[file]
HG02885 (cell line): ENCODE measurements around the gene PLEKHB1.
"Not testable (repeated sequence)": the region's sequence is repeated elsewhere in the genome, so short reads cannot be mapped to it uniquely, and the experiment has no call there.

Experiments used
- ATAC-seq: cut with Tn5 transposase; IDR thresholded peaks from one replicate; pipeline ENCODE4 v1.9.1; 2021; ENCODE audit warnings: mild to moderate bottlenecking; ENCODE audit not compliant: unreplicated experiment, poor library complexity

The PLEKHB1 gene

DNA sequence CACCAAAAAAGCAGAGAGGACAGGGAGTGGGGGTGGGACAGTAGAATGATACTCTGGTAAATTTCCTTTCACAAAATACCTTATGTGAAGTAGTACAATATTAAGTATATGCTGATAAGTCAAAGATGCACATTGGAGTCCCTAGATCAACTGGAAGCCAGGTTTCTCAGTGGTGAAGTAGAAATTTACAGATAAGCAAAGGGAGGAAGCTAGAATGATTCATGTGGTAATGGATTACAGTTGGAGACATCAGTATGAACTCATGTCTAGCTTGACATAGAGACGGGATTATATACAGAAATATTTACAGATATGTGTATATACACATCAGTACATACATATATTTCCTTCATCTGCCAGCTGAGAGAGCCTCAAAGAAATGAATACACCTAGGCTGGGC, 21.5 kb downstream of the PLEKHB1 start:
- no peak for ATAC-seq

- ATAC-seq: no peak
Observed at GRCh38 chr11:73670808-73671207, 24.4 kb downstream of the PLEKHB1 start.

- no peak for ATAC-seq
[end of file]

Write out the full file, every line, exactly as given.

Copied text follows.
HG02885 (cell line): ENCODE measurements around the gene PLEKHB1.
"Not testable (repeated sequence)": the region's sequence is repeated elsewhere in the genome, so short reads cannot be mapped to it uniquely, and the experiment has no call there.

Experiments used
- ATAC-seq: cut with Tn5 transposase; IDR thresholded peaks from one replicate; pipeline ENCODE4 v1.9.1; 2021; ENCODE audit warnings: mild to moderate bottlenecking; ENCODE audit not compliant: unreplicated experiment, poor library complexity

The PLEKHB1 gene

DNA sequence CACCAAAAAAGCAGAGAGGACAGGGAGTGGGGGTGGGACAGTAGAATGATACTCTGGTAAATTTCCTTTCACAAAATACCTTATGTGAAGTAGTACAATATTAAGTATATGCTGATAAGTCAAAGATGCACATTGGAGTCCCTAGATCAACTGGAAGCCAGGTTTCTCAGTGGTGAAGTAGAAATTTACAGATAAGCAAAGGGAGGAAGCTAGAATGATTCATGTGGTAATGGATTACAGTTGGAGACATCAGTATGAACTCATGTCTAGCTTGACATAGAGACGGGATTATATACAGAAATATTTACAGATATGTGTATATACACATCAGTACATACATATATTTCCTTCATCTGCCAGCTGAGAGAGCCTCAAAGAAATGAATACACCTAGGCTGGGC, 21.5 kb downstream of the PLEKHB1 start:
- no peak for ATAC-seq

- ATAC-seq: no peak
Observed at GRCh38 chr11:73670808-73671207, 24.4 kb downstream of the PLEKHB1 start.

- no peak for ATAC-seq